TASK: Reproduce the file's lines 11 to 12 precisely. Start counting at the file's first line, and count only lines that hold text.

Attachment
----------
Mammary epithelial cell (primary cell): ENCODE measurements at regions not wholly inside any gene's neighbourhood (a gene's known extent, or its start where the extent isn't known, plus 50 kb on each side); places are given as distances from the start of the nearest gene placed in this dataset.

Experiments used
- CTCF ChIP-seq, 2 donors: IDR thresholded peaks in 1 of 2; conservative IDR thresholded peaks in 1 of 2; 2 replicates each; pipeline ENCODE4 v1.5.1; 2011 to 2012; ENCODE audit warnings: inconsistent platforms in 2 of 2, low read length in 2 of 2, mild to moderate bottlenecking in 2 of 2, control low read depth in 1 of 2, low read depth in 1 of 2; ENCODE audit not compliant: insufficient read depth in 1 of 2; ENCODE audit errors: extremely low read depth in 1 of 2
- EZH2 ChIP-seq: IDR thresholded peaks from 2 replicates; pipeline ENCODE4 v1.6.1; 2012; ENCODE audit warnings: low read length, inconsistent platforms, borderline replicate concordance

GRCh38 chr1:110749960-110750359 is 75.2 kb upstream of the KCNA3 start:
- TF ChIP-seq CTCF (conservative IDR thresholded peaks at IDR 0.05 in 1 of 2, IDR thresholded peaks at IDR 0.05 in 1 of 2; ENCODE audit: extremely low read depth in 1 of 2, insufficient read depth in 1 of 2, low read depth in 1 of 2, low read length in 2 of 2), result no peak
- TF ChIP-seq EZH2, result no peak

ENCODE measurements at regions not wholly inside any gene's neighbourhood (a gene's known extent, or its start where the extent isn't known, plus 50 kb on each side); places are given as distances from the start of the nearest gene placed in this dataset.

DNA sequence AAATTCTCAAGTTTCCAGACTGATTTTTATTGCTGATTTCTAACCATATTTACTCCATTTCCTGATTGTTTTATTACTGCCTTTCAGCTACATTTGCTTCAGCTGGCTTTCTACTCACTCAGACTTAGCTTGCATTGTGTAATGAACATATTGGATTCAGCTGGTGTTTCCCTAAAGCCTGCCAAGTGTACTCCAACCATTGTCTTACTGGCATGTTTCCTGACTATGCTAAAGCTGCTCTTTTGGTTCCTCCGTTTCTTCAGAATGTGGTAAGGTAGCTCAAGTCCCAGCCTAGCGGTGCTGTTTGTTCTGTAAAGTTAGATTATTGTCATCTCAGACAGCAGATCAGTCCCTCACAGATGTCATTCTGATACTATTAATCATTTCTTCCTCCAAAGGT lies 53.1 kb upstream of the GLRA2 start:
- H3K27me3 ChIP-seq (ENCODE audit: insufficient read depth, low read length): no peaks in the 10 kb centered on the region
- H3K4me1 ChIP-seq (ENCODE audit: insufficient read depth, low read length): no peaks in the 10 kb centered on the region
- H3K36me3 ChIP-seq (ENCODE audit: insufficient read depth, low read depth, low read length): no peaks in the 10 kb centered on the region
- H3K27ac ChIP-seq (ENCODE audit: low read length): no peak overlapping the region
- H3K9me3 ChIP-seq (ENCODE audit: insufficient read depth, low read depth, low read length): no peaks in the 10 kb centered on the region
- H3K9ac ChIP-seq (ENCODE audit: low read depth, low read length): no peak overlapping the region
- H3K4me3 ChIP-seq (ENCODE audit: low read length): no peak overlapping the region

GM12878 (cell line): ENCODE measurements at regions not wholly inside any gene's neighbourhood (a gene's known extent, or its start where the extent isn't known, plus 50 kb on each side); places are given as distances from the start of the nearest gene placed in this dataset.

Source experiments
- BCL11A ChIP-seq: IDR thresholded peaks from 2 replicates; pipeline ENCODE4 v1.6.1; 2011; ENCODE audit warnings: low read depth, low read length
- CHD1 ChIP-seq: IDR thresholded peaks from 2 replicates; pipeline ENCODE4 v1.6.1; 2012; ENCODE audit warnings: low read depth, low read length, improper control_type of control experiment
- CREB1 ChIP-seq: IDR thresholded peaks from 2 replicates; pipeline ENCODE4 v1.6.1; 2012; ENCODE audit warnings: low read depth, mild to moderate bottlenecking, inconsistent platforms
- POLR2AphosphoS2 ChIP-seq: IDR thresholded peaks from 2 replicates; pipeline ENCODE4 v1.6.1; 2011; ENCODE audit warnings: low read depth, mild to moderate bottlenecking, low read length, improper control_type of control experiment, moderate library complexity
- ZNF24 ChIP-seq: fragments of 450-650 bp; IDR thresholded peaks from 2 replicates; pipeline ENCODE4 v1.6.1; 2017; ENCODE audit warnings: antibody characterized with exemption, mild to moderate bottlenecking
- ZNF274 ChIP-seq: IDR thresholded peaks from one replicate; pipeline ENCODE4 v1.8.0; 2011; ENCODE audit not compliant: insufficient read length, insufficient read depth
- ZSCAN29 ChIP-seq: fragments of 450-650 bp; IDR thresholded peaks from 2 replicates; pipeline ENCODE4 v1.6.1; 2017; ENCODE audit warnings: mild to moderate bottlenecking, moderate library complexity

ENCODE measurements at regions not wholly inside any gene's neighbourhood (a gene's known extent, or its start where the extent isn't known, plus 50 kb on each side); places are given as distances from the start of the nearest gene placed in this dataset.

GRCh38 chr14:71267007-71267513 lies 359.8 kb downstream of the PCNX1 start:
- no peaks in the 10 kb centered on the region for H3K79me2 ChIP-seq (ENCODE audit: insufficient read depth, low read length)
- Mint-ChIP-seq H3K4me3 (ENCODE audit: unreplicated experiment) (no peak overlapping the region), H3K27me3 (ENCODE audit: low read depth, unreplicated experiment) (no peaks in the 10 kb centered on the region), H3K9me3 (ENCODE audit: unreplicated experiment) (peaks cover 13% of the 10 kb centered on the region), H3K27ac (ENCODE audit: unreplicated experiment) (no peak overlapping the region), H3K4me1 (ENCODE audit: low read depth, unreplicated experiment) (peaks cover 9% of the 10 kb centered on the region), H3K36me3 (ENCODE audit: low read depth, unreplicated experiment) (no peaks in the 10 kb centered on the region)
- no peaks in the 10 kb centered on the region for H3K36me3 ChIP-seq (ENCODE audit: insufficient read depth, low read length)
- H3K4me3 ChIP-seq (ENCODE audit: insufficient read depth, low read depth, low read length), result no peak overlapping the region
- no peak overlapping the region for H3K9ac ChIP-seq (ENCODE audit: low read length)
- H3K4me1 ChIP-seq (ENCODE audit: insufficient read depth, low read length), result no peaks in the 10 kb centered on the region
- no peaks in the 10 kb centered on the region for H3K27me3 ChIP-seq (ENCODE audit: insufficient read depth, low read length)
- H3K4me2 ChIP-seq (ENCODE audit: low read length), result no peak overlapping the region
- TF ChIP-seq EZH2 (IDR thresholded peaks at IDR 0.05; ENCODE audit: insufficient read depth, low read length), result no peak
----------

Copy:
- H3K4me1 ChIP-seq (ENCODE audit: insufficient read depth, low read length): no peaks in the 10 kb centered on the region
- H3K36me3 ChIP-seq (ENCODE audit: insufficient read depth, low read depth, low read length): no peaks in the 10 kb centered on the region